By shining laser light through a nanomechanical beam, we measure the beams thermally driven vibrations and perturb its motion with optical forces at a level dictated by the Heisenberg measurement-disturbance uncertainty relation. Such quantum effects are typically difficult to observe at room temperature where the motion driven by optical quantum intensity fluctuations is many orders of magnitude smaller than the thermal motion. We demonstrate a cross correlation technique to distinguish optically-driven motion from thermally driven motion, observing this quantum backaction signature up to room temperature. While it is often difficult to absolute calibrate optical detection, we use the scale of the quantum correlations, which is determined by fundamental constants, to gauge the size of thermal motion demonstrating a path towards absolute thermometry with quantum-mechanically-calibrated ticks.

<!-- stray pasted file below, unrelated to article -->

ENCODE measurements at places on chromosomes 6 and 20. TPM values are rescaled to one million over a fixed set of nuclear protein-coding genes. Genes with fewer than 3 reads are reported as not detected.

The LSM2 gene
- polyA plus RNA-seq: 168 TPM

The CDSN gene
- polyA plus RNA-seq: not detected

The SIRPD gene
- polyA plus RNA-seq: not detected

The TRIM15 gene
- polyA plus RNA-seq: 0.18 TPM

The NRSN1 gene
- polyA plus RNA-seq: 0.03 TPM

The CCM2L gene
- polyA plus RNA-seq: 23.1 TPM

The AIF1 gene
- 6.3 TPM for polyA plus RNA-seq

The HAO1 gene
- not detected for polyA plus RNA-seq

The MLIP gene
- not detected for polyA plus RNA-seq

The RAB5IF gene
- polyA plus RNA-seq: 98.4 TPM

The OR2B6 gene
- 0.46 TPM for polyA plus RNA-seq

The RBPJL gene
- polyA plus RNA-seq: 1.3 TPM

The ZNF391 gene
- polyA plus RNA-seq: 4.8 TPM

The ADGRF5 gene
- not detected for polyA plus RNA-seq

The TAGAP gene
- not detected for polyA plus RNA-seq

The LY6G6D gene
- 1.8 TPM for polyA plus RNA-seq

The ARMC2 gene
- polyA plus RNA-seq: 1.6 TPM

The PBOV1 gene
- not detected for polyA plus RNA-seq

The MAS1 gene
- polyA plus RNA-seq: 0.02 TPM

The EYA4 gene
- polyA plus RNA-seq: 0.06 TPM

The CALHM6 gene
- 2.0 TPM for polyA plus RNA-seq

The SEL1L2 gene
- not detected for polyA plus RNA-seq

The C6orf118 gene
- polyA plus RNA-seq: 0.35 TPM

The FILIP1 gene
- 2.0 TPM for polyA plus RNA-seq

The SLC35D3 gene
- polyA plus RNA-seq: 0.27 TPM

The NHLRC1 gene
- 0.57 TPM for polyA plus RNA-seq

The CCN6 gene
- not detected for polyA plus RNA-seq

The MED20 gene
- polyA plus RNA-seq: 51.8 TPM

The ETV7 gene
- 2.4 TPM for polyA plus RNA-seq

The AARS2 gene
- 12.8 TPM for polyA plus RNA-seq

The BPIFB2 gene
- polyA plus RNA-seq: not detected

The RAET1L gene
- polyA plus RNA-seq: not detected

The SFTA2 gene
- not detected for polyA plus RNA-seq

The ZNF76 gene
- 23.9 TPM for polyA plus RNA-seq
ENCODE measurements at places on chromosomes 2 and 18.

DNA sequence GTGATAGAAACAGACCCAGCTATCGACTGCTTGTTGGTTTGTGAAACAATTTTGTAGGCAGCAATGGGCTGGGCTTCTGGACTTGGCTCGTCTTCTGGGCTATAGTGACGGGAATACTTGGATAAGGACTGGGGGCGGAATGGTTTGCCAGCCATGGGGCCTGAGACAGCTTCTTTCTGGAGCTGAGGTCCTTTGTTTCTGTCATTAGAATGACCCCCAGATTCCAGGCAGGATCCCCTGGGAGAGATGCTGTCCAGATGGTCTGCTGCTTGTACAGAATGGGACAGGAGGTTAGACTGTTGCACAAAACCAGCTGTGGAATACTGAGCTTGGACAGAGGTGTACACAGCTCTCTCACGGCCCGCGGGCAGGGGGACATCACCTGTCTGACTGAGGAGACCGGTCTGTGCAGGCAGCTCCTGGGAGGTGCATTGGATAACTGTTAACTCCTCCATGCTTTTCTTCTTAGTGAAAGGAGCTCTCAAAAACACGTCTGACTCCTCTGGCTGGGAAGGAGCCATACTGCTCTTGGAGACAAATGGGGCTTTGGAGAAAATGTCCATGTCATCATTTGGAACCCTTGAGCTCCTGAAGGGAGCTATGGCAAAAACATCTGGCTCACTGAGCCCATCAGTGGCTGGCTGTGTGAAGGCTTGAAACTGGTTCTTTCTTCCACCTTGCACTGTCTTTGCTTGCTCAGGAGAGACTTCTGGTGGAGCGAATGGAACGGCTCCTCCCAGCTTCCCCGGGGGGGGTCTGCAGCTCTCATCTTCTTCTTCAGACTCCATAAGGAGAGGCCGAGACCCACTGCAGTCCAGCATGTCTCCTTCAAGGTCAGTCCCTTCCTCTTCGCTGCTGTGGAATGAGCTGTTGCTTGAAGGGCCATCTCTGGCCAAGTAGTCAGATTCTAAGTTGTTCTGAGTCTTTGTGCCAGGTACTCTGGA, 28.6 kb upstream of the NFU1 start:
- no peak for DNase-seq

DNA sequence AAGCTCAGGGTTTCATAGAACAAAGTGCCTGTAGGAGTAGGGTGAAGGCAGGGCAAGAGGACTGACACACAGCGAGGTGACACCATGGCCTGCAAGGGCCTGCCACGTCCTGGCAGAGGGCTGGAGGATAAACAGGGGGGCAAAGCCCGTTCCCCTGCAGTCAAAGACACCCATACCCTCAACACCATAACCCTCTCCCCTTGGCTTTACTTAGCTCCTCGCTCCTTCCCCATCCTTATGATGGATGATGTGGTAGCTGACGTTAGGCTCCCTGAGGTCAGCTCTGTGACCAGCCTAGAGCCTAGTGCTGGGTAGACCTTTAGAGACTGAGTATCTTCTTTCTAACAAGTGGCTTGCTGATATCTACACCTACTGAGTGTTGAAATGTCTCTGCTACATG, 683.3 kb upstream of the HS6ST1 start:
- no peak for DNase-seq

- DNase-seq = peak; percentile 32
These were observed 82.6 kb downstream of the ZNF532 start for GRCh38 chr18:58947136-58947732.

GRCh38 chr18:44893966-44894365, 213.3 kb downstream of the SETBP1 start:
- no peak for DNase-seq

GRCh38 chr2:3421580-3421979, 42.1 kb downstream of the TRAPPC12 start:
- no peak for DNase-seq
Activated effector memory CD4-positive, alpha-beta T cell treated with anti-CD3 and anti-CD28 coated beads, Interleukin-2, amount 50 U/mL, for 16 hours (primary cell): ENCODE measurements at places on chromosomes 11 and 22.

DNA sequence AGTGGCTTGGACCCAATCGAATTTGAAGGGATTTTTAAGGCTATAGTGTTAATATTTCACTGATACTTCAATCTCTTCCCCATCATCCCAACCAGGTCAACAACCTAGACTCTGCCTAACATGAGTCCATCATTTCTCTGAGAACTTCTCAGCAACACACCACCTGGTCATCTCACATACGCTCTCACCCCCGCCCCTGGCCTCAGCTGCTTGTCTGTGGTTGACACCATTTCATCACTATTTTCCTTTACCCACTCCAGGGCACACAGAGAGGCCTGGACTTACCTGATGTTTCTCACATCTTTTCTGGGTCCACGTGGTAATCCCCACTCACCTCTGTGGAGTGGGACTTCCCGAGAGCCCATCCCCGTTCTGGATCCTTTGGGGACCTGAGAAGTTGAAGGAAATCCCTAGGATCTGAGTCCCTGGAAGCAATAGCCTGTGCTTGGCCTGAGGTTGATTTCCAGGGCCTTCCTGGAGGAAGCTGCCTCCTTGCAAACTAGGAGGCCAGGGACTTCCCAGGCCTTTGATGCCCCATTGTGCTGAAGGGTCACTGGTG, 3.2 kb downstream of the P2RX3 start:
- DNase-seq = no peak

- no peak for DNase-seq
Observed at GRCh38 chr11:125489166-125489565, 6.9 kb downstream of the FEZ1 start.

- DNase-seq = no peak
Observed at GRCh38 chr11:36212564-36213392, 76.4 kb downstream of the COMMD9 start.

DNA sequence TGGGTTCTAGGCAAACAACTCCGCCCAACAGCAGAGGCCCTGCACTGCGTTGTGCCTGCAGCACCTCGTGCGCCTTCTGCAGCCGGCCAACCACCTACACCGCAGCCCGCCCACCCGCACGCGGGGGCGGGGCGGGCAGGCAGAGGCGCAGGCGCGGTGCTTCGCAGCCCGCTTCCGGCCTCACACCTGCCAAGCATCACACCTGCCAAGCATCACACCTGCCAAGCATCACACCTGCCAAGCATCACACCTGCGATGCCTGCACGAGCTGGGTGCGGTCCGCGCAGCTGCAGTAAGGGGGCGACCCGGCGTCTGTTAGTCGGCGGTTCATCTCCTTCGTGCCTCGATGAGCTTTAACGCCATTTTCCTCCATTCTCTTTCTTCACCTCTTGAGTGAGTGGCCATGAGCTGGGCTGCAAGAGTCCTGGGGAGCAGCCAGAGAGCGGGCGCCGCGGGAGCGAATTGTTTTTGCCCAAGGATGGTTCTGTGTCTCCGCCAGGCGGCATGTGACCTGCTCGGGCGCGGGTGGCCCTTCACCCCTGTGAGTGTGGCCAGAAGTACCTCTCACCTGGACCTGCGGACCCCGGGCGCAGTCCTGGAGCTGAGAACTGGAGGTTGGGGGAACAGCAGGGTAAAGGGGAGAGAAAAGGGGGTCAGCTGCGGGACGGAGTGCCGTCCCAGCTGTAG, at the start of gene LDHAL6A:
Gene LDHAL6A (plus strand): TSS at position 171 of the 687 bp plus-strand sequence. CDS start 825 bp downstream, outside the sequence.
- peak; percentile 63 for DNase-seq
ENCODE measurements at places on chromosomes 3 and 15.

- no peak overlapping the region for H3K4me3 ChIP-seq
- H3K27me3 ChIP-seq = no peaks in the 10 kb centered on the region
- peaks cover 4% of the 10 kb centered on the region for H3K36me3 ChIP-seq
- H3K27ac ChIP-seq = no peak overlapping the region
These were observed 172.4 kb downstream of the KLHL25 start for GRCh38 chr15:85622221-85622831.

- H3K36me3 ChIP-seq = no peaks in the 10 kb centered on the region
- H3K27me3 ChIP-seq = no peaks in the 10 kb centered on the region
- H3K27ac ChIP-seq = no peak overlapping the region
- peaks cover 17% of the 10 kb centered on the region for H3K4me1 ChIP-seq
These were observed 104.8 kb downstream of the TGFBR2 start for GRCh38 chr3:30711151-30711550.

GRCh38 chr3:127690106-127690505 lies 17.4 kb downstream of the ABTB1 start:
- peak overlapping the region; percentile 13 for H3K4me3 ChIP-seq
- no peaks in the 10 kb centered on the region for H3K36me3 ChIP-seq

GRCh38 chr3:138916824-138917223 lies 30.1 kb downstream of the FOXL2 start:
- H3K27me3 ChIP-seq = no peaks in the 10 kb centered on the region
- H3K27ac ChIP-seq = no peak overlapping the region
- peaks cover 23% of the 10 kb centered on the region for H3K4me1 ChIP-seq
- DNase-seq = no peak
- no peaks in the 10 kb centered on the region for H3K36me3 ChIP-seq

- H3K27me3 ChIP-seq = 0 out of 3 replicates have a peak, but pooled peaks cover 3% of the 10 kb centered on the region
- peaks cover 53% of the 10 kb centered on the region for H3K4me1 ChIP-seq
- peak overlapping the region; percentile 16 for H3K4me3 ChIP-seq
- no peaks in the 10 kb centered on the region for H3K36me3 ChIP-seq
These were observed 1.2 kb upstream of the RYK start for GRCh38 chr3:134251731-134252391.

cavity optomechanics, quantum measurement backaction, Brownian motion, thermometry